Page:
Stephanie Coontz recently wrote an opinion piece in the New York Times where she suggested "many different-sex couples would have happier and more satisfying marriages if they took a few lessons from their same-sex counterparts".
Coontz is the director of research and public education at the Council on Contemporary Families in the US.
She spoke with Jim Mora to explain why this is the case, and why marriage is a high-risk, but potentially high payoff collaboration.
She says gay and lesbian couples handle disagreements and arguments better than their heterosexual counterparts.
“As we look for ways to get out of our old habits, we can look to same-sex couples, who can't fall back on those old stereotypes and have to negotiate things more.
“When they talk about disagreements, perhaps because there isn't the old gender tension and all the imbalances of power that men and women have had to work through in the past, they're much more relaxed about it, they're more apt to use humour.
“The longer a gay couple talks about a problem, the calmer they get, and that's exactly the opposite for different sex couples. The longer we talk about it, the more agitated we get!”
Acting more as you might if you were single within a marriage is a positive behavioural change, she says.
“When people get married … they tend to withdraw from their other friendships, not as much as they used to, but if you just go back even 30-40 years, that was what all the advice books told you to break with your friends, you know, don't spend so much time with your parents. If you can, you know, just devote yourself to the other person.
“And what we found is that this isn't good for marriage. They're not getting all of their needs met from the one person that they can go and complain to, or even do something with the other person that maybe their partner doesn't like to do.”
She doesn’t believe that sex is on the wane among married people, as some media reports have claimed.
“When you look at the average reports of how frequent sex is, a large part of the decline in sex is just because people are not married.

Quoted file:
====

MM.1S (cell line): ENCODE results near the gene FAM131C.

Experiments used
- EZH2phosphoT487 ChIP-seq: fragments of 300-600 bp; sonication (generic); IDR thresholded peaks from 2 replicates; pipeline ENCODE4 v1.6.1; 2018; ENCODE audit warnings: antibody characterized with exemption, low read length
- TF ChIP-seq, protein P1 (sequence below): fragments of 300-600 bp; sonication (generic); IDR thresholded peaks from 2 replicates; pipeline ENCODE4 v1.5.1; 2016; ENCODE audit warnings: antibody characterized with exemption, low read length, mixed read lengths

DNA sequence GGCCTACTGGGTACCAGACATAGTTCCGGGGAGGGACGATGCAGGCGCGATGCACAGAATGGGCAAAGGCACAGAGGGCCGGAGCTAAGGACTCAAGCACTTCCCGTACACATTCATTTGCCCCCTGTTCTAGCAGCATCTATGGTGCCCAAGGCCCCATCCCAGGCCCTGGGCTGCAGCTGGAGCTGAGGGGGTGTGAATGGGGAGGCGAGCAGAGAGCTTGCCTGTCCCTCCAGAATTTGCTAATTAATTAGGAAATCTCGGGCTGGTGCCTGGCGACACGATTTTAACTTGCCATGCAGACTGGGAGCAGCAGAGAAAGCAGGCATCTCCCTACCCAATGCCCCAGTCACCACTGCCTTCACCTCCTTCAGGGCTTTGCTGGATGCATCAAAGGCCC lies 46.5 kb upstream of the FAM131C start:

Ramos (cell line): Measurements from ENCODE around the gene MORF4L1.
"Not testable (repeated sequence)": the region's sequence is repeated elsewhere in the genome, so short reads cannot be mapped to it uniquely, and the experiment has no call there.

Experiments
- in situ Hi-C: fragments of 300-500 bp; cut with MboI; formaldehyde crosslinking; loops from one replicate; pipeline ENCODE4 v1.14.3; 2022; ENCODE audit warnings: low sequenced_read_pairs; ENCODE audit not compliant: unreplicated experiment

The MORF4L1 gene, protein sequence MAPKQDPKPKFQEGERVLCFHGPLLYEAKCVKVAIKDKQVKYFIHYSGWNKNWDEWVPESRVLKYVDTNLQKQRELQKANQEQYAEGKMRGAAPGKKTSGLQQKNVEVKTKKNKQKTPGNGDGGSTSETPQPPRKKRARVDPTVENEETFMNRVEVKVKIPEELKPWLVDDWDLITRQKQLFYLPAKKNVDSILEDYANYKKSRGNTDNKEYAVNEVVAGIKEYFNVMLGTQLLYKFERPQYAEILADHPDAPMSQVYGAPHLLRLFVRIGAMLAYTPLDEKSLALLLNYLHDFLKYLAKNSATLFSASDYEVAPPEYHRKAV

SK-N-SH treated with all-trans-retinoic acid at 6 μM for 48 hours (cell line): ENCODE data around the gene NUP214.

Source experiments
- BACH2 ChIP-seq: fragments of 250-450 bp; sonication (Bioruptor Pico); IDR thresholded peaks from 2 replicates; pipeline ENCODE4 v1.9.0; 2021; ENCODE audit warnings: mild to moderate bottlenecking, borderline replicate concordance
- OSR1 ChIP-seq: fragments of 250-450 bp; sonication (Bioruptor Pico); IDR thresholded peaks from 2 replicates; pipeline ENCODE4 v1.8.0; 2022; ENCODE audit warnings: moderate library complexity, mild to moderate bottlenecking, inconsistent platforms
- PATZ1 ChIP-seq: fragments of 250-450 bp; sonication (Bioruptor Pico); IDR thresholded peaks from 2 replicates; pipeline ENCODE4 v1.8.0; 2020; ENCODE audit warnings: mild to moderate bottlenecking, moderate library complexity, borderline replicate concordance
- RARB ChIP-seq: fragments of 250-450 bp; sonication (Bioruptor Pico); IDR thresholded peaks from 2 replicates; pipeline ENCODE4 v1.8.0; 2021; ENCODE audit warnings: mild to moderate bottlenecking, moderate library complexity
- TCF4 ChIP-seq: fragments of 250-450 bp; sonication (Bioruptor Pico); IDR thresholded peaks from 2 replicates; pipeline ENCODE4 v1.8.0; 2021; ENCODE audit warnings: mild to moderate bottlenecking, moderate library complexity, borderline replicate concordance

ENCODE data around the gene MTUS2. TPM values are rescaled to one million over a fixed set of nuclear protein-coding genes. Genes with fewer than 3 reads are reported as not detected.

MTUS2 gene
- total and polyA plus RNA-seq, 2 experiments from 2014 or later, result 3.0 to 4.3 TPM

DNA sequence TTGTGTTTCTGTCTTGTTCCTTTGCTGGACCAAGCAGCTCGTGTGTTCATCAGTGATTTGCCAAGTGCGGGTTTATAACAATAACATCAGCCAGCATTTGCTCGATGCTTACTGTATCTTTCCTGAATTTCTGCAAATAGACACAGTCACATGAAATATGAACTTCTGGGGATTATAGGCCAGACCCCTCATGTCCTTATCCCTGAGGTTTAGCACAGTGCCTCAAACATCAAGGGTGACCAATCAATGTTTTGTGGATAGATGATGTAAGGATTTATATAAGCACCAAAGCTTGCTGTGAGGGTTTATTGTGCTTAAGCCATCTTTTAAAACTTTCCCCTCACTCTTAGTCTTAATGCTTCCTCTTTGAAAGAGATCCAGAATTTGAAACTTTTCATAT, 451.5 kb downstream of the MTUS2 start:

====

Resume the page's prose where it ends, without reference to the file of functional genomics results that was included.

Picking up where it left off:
“And people who aren't married don't have as much sex, contrary to what some people may wishfully think.
“I think that what we've come to is a sense that women feel more right to say no, that I'm not in the mood, men feel more considerate of not pushing themselves on a woman. The couples who have the most sex, the most frequent sex, are couples that have abusive relationships.”
Sex about once a week she says is optimal.
“More sex is not necessarily good sex. And I think that we're finding some very good sexual relationships develop. The research suggests that about once a week is really important for your quality of your relationship. But more than that doesn't necessarily add more.”
There is a misplaced nostalgia for the 1950s and 1960s when the sole-earner family was more common, she says.
She has written about it in a book The Way We never Were.
“I understand why there's some nostalgia for those economic situations.
"But we have to remember two things. One is that they were not available to all members of society, there was tremendous racial and ethnic exclusion. And the second is that they by no means guaranteed the well-being of women and children in those families.
“If you had the kind of man who could get a good job, who wasn't discriminated against, and who could bring home a living wage, and he was not an abuser or a drunk, it was, you know, not a bad time.”
She has interviewed women who raised families in that era who tell of feeling isolated and trapped, she says.
So this was not an era that we should look to as a golden age.
“You have to pick and choose from history. Yes, I'd like to go back to an era where corporations were not allowed to run absolutely roughshod and put shareholder profits above the well-being of their own employees.
“But I wouldn't want to go back to an era where there were no such things as shelters for abused women.”
Marriage she says can be a high reward undertaking, but it is not without risks.
“If you've already invested in your future, if you already have a tremendous down-payment of educational and economic security and you're emotionally mature enough to be able to pick a partner who has an equally strong down-payment, that they can bring to this marriage, then marriage is a hugely important investment.”
Risk comes from inequality within the partnership, she says.
“We find that insecurity economics and scarcity is one of the biggest predictor of fighting in a marriage, better than their family of origin issues, whether their own parents were divorced, and that if you get a partner who isn't bringing himself or herself to the marriage, you may be worse off than if you had stayed single and invested in your own earnings power and just concentrated on yourself.”